for cp equations). 24 At low pressures, all real gases approach ideal-gas behavior, and therefore their specific heats depend on temperature only. The specific heats of real gases at low pressures are called idealgas specific heats, or zeropressure specific heats, and are often denoted cp0 and cv0. u and h data for a number of gases have been tabulated. These tables are obtained by

choosing an arbitrary reference point and performing the integrations by treating state 1 as the reference state. FIGURE 425 In the preparation of ideal-gas tables, 0 K is chosen as the reference temperature. 25 Internal energy and enthalpy change when specific heat

is taken constant at an average value FIGURE 426 For small temperature intervals, the specific heats may be assumed to vary linearly with temperature. FIGURE 427 The relation u = cv T is valid for any kind of process, constant-volume or not. 26 Three ways of calculating u and h

1. By using the tabulated u and h data. This is the easiest and most accurate way when tables are readily available. 2. By using the cv or cp relations (Table A-2c) as a function of temperature and performing the integrations. This is very inconvenient for hand calculations but quite desirable for computerized calculations. The results obtained are very accurate. 3. By using average specific heats. This is very simple and certainly very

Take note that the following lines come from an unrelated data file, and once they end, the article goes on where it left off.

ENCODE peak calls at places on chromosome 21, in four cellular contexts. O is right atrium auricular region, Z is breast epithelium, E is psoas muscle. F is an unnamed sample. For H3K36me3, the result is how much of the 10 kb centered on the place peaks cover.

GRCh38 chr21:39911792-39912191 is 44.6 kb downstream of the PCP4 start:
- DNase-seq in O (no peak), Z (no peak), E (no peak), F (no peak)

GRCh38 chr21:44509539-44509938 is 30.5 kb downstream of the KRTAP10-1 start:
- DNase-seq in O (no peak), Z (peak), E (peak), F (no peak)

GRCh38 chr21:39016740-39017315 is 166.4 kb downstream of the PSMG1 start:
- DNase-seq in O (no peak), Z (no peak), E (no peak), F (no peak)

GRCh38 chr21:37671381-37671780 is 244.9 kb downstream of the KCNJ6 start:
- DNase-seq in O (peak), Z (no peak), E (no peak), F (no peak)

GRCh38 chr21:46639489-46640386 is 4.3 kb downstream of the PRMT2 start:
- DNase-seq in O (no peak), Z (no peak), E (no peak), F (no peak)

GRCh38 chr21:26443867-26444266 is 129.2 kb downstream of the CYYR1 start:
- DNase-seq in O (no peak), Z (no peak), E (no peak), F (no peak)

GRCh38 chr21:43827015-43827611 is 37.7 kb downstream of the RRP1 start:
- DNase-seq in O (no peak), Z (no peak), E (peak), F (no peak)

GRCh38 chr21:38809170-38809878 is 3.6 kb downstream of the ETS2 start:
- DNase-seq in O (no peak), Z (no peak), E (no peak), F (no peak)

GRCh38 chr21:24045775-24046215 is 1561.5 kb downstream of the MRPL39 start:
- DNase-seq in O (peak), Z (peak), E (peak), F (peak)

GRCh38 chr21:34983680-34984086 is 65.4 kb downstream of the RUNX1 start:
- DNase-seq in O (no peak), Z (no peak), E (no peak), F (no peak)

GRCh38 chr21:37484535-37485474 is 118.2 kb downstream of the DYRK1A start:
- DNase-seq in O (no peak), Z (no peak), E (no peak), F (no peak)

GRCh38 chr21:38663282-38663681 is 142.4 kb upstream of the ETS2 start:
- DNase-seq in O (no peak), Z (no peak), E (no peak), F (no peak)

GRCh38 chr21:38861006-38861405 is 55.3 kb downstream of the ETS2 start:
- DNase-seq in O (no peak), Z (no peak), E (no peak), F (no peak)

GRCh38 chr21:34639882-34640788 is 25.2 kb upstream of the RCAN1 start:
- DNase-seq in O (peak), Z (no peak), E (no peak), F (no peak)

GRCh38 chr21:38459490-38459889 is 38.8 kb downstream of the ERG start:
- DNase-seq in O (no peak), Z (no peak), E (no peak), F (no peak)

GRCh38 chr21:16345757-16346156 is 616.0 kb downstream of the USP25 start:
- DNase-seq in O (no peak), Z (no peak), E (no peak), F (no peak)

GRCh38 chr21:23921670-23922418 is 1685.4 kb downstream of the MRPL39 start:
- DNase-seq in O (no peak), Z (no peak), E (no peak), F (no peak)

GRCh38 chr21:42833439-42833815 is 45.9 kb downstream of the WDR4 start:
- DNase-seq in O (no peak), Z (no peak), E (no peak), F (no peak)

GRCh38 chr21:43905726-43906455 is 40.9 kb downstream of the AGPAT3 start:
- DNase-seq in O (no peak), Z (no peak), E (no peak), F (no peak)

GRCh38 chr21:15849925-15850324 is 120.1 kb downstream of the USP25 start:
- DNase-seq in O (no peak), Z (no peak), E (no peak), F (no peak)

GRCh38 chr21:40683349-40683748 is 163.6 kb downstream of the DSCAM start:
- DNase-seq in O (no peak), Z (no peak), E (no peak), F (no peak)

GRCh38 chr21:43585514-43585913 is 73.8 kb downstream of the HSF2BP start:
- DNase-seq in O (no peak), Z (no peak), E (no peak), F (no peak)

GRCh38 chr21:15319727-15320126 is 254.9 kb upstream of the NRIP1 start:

convenient when property tables are not available. The results obtained are reasonably accurate if the temperature interval is not very large. FIGURE 428 Three ways of calculating u. 27 Specific Heat Relations of Ideal Gases The relationship between cp, cv and R

dh = cpdT and du = cvdT On a molar basis Specific heat ratio The specific ratio varies with temperature, but this variation is mild. For monatomic gases (helium, argon, etc.), its value is essentially constant at 1.667. Many diatomic gases, including air, have a specific heat ratio of about 1.4 at room temperature. 28

FIGURE 429 The cp of an ideal gas can be determined from a knowledge of cv and R. 29 Heating of a Gas in a Tank by Stirring FIGURE 430 Schematic and P-V diagram for Example 48. 30

Heating of a Gas by a Resistance Heater FIGURE 431 Schematic and P-V diagram for Example 49. 31 Heating of a Gas at Constant Pressure FIGURE 432 Schematic and P-V diagram for Example 410.

32 INTERNAL ENERGY, ENTHALPY, AND SPECIFIC HEATS OF SOLIDS AND LIQUIDS Incompressible substance: A substance whose specific volume (or density) is constant. Solids and liquids are incompressible substances. FIGURE 433 The specific volumes of incompressible substances remain constant during a process.

FIGURE 434 The cv and cp values of incompressible substances are identical and are denoted by c. 33 Internal Energy Changes 34 Enthalpy Changes The enthalpy of a compressed liquid

Usually amore accurate relation than 35 Cooling of an Iron Block by Water FIGURE 435 Schematic for Example 412. 36 Heating of Aluminum Rods in a Furnace

37 Summary Moving boundary work Energy balance for closed systems Specific heats Internal energy, enthalpy, and specific heats of ideal gases Internal energy, enthalpy, and specific heats of incompressible substances (solids and liquids) 38